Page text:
Consider the following two URLs. The first one works, whereas the other throws an illegal exception error.
There's an obvious problem with both URLs but only a slight difference between them. Although both have two ?s in them the second one has more than 16 characters in the value passed as the query parameter. This, it seems, is what stops it working. As expected, the following URL does work.
It seems that Domino forgives the badly formed URL, but only to a point. One character too many and it starts to complain. Needless to say it took me some time to work this out.
You're probably wondering why I was using a badly-formed URL in the first place. Well, it's all part of life with Domino. Domino's insistence in having a strictly defined parameter (such as OpenView, EditDocument etc) as the first thing in all URLs can be a bind sometimes. Especially with all the new Ajaxy-type frameworks and plugins now at large.
In this case I was using the YUI AutoComplete widget. It "listens" to a field and polls it for changes. If it changes it sends requests to the server for an updated set of values. Based on this online example setup appeared as simple as:
oACDS = new YAHOO.widget.DS_XHR("./php/ysearch.php", "ResultSet.Result","Title"); oACDS.scriptQueryAppend = "output=json&results=100"; // Instantiate AutoComplete oAutoComp = new YAHOO.widget.AutoComplete("input","container", oACDS);
This is for a "normal" PHP scenario though. To get anything like this to work with Domino is always a bit of a challenge. First thing I did was copy the code and change it to look like this (note the highlighted change in bold):
oACDS = new YAHOO.widget.DS_XHR("getNames?OpenAgent", "Names","Name"); oACDS.scriptQueryAppend = "foo=foo"; // Instantiate AutoComplete oAutoComp = new YAHOO.widget.AutoComplete("input","container", oACDS);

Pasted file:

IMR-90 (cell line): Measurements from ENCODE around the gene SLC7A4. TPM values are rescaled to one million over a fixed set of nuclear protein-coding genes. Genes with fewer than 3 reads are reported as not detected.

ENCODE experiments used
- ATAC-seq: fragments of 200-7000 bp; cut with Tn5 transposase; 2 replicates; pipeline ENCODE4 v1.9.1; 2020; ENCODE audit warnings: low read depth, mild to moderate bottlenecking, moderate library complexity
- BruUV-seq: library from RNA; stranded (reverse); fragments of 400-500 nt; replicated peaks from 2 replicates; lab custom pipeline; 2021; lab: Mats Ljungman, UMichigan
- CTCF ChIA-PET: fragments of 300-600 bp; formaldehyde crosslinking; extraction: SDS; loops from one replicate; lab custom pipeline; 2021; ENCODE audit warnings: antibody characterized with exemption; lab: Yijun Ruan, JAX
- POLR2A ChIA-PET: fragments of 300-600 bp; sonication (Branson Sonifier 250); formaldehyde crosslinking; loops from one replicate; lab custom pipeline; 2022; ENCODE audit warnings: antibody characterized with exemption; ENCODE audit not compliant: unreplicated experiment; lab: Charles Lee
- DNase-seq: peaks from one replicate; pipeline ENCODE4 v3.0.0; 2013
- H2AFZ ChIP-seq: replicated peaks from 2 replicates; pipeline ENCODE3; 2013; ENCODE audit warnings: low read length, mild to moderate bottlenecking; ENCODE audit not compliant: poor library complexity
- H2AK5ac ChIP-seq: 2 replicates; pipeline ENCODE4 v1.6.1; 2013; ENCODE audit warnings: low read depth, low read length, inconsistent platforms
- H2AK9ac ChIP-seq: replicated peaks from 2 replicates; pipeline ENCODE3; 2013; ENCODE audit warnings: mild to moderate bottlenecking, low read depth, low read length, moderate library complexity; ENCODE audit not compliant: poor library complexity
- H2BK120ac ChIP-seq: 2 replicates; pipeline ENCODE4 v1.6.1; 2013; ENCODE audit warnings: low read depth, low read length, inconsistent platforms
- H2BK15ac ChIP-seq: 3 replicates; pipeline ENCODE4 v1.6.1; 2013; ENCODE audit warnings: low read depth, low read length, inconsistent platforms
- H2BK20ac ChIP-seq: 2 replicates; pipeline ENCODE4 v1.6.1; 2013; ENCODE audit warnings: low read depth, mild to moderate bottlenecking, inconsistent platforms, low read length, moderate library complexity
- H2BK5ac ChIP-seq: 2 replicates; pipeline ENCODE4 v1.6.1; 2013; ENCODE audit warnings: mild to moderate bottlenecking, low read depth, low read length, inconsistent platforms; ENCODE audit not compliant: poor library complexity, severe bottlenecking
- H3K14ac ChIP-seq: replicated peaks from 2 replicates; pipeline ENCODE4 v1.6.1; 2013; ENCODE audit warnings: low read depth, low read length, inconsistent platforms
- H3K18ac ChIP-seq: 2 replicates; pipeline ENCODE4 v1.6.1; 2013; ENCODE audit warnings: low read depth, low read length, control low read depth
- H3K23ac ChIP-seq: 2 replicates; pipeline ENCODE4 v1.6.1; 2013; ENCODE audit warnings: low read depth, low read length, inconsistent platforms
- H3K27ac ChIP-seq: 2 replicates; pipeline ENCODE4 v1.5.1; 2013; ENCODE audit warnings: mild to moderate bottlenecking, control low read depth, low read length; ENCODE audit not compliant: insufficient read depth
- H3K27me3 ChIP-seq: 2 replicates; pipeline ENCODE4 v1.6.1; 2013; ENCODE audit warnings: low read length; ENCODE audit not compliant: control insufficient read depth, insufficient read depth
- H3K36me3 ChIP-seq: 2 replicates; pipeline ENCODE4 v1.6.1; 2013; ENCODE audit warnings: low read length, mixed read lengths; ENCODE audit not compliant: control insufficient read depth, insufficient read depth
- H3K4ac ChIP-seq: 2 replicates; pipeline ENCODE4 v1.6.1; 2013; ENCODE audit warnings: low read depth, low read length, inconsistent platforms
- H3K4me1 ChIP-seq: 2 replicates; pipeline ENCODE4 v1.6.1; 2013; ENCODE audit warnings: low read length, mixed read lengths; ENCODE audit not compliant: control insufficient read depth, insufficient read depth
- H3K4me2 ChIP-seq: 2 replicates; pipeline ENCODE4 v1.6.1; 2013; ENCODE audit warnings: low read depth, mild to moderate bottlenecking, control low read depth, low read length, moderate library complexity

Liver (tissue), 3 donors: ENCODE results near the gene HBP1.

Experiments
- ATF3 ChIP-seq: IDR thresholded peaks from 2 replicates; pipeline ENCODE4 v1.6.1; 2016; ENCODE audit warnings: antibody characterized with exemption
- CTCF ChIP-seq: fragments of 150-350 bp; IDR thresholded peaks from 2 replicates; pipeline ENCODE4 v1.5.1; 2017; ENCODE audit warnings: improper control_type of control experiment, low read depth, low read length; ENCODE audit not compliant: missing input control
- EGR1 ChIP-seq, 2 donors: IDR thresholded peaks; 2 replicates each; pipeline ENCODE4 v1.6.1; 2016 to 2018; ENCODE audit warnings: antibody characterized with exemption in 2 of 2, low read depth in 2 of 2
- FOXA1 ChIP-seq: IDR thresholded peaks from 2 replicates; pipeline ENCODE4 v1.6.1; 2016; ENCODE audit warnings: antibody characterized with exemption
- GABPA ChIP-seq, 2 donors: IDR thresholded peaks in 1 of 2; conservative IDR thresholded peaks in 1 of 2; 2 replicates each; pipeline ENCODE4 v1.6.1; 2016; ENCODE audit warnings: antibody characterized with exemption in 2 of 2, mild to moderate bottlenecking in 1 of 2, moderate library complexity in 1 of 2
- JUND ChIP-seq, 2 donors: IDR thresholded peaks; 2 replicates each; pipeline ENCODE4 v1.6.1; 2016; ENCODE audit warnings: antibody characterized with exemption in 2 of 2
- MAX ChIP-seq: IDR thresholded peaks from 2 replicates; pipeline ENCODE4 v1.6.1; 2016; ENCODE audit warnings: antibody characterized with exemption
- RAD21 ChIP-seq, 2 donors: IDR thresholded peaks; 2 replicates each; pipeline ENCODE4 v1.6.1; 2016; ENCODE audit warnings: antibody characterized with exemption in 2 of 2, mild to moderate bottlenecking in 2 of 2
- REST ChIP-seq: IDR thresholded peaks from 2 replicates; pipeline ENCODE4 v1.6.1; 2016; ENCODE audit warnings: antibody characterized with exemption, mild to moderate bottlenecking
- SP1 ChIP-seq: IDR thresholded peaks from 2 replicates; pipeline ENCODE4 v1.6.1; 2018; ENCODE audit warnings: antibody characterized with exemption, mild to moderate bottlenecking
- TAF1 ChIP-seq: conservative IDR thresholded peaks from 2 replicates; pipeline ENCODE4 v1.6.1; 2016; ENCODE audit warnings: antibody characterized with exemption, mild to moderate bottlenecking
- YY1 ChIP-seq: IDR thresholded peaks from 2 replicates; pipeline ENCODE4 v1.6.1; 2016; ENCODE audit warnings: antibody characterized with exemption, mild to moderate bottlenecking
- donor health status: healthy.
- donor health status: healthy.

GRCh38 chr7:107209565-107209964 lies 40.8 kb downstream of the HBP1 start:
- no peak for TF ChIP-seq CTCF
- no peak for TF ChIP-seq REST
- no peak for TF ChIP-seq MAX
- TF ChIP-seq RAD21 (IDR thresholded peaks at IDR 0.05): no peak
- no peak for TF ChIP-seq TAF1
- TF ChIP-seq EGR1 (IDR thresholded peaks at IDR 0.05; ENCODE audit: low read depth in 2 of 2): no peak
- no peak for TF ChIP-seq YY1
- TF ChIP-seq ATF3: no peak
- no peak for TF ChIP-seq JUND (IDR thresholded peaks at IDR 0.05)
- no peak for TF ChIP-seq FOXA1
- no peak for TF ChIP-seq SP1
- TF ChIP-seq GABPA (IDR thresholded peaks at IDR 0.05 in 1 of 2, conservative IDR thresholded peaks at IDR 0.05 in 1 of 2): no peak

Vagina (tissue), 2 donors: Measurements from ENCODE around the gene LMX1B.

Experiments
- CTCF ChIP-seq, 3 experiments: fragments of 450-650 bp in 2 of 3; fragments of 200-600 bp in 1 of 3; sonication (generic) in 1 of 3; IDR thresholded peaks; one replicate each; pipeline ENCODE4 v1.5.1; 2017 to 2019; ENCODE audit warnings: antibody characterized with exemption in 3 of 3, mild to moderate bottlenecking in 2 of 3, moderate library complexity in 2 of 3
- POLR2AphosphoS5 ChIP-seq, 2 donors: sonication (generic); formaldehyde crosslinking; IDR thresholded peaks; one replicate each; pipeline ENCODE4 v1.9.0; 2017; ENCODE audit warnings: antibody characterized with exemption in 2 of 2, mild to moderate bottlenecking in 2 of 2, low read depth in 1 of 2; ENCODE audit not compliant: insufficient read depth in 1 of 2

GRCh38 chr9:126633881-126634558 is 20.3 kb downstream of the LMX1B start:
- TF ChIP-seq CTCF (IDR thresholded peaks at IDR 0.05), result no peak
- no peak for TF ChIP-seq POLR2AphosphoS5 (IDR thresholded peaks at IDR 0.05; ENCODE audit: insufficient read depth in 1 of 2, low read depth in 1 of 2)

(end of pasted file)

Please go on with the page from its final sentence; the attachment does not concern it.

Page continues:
The result is a URL like the broken ones I showed above which have two ?s when only one is allowed. The AutoComplete code obviously creates its own query string and appends it to the location of the search URL that you specify when creating the new YAHOO.widget.DS_XHR() object.
What I needed to do was find out how to pander to Domino's needs by adding the OpenAgent parameter up front. It turned out this wasn't as hard as I'd thought (I was thinking I'd have to hack the source code).
The first thing I did was find the non-minified source code to AutoComplete.js. In there I found this line in the initialisation section:
So every time a key is pressed in the search field it called the "onTextboxKeyUp" method. Searching the file for this method I soon found it and discovered it sets a timeout to call the _sendQuery() method. _sendQuery() points to the getResults() method, which, in turn, points to doQuery(). It's in this final method that we find this line of code:
var sUri = this.scriptURI +"?" +this.scriptQueryParam + "=" +sQuery +this.scriptQueryAppend;
In our case, scriptURI = "getName?OpenAgent", scriptQueryParam="query", sQuery="typed value" and scriptQueryAppend= "foo=foo". So the URL we end up is:
To get it to work all we need to do is make scriptURI = "getNames" and make scriptQueryParam = "OpenAgent&query". When the URL gets built with these new values there's only one question mark. It might be a hack but it didn't require over-writing any code, so I'd call it an elegant hack.
The AutoComplete object has the default value for scriptQueryParam set when it's created. It's logical to think we can go on to over-ride it — outside of the actual code — like so:
oACDS = new YAHOO.widget.DS_XHR("getNames", "Names","Name"); oACDS.scriptQueryParam = "OpenAgent&query"; oACDS.scriptQueryAppend = "foo=foo"; // Instantiate AutoComplete oAutoComp = new YAHOO.widget.AutoComplete("input","container", oACDS);
No more double ?s and it works fine now. So, what was the point of telling you all this then? Well, hopefully it's a lesson in hacking. A lesson in knowing how to frig things about to work with Domino. Never giving up and always knowing there's a way.Be prepared to get your hands dirty sometimes and delve in to the source code. Sometimes this is hard, but on this occasion it was refreshingly simple.